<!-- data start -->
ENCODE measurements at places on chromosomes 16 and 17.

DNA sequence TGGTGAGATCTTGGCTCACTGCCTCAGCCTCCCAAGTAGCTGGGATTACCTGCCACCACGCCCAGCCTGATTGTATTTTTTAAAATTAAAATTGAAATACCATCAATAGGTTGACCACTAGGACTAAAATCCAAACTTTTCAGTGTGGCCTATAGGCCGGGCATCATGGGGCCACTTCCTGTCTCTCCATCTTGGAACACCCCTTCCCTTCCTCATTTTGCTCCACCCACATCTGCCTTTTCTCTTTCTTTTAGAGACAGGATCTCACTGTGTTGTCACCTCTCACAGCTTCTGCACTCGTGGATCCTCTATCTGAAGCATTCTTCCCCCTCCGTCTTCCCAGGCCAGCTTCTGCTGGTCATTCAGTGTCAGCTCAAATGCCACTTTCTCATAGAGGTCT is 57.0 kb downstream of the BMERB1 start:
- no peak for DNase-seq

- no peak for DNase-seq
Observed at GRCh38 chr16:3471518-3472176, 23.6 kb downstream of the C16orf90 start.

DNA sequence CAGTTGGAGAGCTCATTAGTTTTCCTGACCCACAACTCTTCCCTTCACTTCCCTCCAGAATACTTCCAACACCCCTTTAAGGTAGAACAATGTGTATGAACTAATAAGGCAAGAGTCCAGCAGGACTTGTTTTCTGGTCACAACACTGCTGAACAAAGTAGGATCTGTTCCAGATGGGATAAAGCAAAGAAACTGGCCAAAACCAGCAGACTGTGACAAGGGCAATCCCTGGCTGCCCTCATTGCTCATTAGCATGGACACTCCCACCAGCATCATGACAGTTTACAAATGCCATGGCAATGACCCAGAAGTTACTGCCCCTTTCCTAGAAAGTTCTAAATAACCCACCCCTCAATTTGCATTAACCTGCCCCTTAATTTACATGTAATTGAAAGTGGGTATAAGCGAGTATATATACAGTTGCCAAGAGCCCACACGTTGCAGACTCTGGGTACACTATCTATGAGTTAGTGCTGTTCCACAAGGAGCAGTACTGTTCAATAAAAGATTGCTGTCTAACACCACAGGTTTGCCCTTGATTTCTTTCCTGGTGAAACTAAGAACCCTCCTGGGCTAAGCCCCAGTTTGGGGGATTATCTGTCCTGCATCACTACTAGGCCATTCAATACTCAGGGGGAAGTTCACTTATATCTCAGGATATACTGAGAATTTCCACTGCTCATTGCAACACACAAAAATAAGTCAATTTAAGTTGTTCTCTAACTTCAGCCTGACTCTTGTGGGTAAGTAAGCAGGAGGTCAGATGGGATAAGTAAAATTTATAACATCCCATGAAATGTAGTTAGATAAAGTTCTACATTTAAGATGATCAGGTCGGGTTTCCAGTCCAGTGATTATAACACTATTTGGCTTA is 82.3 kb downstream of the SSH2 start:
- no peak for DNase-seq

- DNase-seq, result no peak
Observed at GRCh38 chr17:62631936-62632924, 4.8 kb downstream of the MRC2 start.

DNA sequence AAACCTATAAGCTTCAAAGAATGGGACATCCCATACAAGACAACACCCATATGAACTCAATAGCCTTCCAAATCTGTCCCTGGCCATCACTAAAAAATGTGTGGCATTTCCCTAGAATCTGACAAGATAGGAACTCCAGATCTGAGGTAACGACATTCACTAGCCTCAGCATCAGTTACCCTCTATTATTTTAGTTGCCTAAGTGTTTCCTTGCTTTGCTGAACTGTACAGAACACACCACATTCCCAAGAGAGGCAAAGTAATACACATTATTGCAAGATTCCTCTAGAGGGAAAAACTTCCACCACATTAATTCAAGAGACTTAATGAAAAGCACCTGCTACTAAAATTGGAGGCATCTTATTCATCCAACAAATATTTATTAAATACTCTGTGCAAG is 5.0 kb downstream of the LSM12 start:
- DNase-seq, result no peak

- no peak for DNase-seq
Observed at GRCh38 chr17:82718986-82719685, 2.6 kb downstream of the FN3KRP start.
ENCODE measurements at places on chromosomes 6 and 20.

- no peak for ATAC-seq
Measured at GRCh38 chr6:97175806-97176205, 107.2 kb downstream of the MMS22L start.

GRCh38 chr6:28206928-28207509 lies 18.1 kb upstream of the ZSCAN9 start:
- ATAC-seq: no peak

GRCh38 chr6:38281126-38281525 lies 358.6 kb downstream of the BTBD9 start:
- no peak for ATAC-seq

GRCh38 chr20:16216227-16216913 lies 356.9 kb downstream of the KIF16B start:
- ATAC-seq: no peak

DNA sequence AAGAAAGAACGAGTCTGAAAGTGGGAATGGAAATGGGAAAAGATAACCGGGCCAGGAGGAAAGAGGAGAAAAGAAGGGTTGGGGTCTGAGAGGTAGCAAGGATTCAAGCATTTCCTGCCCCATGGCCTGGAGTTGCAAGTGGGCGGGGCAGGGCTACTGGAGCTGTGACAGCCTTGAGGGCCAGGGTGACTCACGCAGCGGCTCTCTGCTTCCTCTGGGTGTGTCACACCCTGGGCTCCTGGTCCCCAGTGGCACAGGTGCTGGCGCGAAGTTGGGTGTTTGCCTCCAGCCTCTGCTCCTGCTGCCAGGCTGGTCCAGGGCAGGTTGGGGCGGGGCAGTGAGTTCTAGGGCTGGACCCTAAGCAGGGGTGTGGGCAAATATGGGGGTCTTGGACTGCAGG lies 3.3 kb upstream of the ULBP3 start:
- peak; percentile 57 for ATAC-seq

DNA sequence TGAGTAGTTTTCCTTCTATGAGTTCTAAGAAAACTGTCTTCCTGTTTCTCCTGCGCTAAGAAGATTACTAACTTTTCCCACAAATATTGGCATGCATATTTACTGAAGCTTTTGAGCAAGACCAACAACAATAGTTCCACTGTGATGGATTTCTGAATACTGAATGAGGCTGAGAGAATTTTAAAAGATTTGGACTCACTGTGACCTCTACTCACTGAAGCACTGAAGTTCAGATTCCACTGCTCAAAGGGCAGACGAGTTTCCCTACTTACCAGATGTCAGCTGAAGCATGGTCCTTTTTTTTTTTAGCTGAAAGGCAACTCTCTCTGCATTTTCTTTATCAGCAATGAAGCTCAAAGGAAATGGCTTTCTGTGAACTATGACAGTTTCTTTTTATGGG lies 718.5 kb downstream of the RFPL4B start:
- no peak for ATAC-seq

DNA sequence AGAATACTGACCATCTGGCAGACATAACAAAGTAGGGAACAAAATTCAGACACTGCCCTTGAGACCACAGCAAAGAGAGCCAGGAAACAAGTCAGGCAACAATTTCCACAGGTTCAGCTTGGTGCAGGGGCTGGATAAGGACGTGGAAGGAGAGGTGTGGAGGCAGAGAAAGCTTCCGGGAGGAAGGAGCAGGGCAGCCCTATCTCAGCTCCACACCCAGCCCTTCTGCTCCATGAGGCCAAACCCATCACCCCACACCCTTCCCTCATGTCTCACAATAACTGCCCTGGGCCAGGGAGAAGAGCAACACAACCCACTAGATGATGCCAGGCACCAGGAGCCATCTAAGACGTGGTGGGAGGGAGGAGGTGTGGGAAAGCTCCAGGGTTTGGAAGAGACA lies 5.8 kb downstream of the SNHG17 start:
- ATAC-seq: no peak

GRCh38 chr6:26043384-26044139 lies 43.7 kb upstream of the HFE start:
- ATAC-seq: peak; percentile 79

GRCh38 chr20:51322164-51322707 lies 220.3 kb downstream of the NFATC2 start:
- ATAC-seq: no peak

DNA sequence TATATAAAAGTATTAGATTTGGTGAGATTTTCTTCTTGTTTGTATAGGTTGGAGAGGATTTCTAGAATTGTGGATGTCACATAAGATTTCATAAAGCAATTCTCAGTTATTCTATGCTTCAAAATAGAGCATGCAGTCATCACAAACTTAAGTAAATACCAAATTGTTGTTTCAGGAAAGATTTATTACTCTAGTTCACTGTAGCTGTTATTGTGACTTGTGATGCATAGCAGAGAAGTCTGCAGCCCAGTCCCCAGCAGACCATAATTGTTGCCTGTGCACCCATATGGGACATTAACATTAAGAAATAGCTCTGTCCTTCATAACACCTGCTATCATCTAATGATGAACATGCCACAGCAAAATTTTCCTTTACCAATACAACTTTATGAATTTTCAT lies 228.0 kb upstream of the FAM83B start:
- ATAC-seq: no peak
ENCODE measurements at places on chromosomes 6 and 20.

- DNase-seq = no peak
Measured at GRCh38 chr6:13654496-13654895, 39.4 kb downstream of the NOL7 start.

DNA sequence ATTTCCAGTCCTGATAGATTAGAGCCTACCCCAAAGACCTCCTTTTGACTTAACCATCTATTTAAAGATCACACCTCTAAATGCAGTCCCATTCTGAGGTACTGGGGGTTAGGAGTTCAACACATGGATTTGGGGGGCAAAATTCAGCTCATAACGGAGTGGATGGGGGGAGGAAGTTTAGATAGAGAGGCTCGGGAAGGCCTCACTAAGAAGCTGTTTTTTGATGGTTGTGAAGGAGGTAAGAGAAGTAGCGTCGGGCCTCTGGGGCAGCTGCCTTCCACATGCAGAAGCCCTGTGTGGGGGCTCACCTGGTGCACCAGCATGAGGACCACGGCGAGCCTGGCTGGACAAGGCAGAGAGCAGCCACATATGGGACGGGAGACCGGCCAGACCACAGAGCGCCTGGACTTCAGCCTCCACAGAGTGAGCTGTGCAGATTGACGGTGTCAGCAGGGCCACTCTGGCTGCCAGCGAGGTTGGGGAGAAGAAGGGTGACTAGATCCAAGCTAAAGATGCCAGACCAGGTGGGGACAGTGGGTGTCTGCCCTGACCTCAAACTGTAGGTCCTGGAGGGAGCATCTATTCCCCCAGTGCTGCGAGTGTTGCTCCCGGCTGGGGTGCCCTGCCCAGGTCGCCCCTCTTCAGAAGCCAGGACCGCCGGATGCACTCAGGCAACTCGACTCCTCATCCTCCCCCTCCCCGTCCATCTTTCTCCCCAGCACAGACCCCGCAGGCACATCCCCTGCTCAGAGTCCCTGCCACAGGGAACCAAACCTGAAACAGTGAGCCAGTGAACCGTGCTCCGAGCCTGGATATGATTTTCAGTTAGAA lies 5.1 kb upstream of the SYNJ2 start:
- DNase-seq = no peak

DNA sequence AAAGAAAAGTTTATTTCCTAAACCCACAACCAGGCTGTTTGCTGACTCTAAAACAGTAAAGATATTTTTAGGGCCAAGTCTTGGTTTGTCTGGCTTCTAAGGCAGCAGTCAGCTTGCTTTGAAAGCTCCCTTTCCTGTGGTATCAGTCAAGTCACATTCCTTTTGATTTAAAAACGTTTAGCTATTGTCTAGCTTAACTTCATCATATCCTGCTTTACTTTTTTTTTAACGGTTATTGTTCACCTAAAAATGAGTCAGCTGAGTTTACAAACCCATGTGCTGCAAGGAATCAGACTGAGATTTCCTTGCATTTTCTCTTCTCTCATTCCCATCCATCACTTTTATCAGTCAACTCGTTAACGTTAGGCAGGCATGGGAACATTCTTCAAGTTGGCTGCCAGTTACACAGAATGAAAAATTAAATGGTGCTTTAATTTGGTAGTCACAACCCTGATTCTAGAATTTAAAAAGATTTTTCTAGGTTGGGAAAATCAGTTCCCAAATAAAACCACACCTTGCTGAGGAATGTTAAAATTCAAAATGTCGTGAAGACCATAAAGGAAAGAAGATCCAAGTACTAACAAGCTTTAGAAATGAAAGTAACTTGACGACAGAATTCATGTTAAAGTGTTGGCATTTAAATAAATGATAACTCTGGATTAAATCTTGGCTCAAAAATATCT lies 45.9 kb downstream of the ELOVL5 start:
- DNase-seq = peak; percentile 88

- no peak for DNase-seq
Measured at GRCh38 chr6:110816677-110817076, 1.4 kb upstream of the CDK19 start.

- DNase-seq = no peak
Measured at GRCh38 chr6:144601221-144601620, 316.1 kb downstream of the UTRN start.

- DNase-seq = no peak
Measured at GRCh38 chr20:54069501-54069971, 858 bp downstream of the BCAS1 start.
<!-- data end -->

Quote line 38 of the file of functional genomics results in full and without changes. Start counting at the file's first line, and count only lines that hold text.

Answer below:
DNA sequence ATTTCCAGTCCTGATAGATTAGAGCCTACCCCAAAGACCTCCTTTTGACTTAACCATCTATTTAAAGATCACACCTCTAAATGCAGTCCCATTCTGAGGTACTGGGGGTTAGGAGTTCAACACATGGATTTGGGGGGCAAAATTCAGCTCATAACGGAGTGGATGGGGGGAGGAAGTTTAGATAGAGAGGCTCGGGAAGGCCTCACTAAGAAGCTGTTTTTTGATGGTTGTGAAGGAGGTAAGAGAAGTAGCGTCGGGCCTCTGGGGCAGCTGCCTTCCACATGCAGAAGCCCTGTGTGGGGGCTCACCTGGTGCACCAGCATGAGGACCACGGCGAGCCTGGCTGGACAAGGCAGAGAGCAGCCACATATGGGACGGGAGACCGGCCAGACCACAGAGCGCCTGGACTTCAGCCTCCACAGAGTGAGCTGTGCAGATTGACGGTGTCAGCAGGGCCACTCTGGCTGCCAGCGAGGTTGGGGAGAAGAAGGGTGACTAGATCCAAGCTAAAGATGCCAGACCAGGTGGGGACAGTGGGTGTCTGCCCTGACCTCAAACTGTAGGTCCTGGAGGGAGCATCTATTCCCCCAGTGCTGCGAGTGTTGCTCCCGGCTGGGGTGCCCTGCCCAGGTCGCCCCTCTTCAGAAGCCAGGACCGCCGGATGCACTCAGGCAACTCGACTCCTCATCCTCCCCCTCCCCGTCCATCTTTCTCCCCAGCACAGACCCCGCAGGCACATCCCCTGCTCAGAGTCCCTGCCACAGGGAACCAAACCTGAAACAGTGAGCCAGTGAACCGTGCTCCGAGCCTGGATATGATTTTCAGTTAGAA lies 5.1 kb upstream of the SYNJ2 start: